Sac County Sheriff’s Dept. Reports to Delta

C.A. Giacoma
Staff Writer
March 9, 2016

sac sheriff logoWhen Delta residents packed the meeting room at the Japanese language school in Walnut Grove to hear a presentation by the Sheriff’s Department recently, they were hopeful that they would hear long awaited good news. For most of the past 10 years they have remained hopeful that a law enforcement presence would return to the Delta and to their neighborhoods.

Several attendees participated, speaking up to ask questions, but it wasn’t clear that they were satisfied their questions had been heard or that they felt the answers they received were even responsive to their questions.

At one time the Delta communities had a very good relationship with the Sheriff’s Dept. In the past Sergeant Randy Yen, now retired from the Sheriff’s dept., spearheaded the creation of a service center for the benefit of Walnut Grove citizens and by extension, all of the Delta communities since there were no other service centers in the Delta. When the Walnut Grove Fire District generously donated the use of half of their building to become an active Sheriff’s Service center, the Sheriffs committed to maintaining and manning it for the benefit of the citizens. But in time the leadership of the Sheriff’s Dept. changed and with each administration it has seemed as though the Delta communities were less and less important to the agency responsible for protecting them. Support that had been hands-on with regular patrols and officers who got to know the citizens. Deputies once were in direct visible and daily contact with the population but that relationship has disappeared. Deputies became “as-needed-if-available,” responding to the Delta from Sacramento. Depending on how far south a caller was located they were sometimes told that it was too far to come and often advised to purchase a gun, learn how to use it, and protect themselves. One elderly business owner and crime victim interviewed in 2015 reported being told by responding deputies, “you can’t expect us to drive all the way down here when you people didn’t vote for a tax increase to give us more money,” after being hit with multiple burglaries. Over time the Delta has become known as a place without law enforcement presence where criminals are free to prey on communities. So it was no surprise that so many turned out to hear what the Sheriffs had to say at this meeting.The approximately 1 & 1/2 hour event included a large number of uniformed personnel, making an impressive appearance.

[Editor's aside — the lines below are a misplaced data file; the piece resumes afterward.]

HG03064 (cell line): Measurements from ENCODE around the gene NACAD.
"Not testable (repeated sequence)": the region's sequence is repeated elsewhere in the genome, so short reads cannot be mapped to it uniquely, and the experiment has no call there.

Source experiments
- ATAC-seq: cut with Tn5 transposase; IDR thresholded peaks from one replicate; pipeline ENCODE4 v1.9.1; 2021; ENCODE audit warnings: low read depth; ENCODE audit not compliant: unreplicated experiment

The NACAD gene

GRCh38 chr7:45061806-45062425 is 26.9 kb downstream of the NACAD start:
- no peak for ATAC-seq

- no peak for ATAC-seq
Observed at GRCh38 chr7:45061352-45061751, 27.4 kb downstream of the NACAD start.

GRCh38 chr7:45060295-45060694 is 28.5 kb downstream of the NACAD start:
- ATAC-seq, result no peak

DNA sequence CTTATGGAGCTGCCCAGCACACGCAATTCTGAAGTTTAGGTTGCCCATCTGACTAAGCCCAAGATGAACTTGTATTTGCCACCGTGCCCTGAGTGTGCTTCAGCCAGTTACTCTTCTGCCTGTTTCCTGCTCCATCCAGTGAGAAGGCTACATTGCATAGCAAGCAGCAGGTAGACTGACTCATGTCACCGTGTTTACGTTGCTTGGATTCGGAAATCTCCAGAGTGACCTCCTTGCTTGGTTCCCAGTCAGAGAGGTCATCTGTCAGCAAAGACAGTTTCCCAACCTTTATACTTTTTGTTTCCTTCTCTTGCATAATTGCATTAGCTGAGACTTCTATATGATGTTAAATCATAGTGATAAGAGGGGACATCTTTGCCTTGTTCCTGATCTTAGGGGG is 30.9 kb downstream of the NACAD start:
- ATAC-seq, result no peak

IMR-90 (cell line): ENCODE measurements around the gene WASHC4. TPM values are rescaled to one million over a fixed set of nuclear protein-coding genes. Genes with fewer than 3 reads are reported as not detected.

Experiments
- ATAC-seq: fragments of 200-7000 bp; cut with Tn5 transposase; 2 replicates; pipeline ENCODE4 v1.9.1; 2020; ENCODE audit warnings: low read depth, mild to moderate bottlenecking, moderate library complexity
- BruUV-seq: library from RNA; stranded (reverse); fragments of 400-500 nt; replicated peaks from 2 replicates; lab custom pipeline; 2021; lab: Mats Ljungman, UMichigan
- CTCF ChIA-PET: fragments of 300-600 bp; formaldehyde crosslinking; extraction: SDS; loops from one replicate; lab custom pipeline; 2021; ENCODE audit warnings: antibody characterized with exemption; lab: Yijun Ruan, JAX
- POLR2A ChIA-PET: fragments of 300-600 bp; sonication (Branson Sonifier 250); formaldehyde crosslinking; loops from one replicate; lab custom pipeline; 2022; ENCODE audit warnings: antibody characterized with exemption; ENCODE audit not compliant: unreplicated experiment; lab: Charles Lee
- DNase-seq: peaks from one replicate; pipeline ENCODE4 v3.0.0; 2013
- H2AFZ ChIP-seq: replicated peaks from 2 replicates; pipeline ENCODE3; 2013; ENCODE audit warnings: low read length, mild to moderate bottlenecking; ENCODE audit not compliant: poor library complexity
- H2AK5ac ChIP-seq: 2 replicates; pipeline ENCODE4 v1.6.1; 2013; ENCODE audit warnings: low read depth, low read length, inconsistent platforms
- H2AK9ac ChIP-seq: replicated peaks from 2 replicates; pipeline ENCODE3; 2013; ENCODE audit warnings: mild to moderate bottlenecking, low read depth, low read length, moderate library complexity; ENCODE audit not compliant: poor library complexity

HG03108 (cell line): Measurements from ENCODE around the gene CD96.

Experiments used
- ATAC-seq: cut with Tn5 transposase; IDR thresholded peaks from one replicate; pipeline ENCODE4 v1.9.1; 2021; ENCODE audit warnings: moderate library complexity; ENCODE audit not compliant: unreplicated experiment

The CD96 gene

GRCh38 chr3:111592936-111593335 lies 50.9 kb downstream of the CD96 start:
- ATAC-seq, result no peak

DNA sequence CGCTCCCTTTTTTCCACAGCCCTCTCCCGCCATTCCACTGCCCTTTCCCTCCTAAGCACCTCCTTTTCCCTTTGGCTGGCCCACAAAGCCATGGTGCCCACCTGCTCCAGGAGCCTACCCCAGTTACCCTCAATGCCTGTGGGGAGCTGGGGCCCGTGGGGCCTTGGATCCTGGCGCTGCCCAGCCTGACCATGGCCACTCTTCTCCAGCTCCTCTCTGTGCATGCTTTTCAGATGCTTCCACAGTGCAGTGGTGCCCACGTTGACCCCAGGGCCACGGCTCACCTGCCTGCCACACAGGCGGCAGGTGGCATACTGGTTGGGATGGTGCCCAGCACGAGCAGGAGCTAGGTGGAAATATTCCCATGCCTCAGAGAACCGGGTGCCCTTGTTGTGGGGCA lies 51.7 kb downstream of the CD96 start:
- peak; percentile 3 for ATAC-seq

Lt. Jim Barnes started off the meeting by giving an overview of what the department is doing now. He explained, “The Sheriff went before the supervisors and asked for additional funding for this intelligence-led policing,” later adding, “we show up mainly when people call us.” Barnes introduced Sgt. Nick Goncalves, community relations officer, explaining: “So Nick and his team come out now and if there’s issues, how can we bridge that gap?” Adding that Nick does a good job. He also mentioned officer, Julie Prayter, who handles social media like Twitter.

Other officers were introduced from various other divisions, including the SWAT team, gangs, etc. He commented that everyone is frustrated, saying, “I don’t think there will be anything said here tonight that will contradict what you feel”. He stated the purpose of the meeting is to learn how they can make improvements and better serve the area. “Tell us how you feel” and adding, “the answers we give you may be tough answers to hear but it’s our reality.”

Captain Gary Ilg spoke next about the area he commands and that it is a very large area including the southern end of Sacramento County and Delta. He continued, “here’s the reality that I have, in the whole central division for 24/7 public safety operations I have 75 deputy sheriffs,” commenting that he feels this is not enough deputies.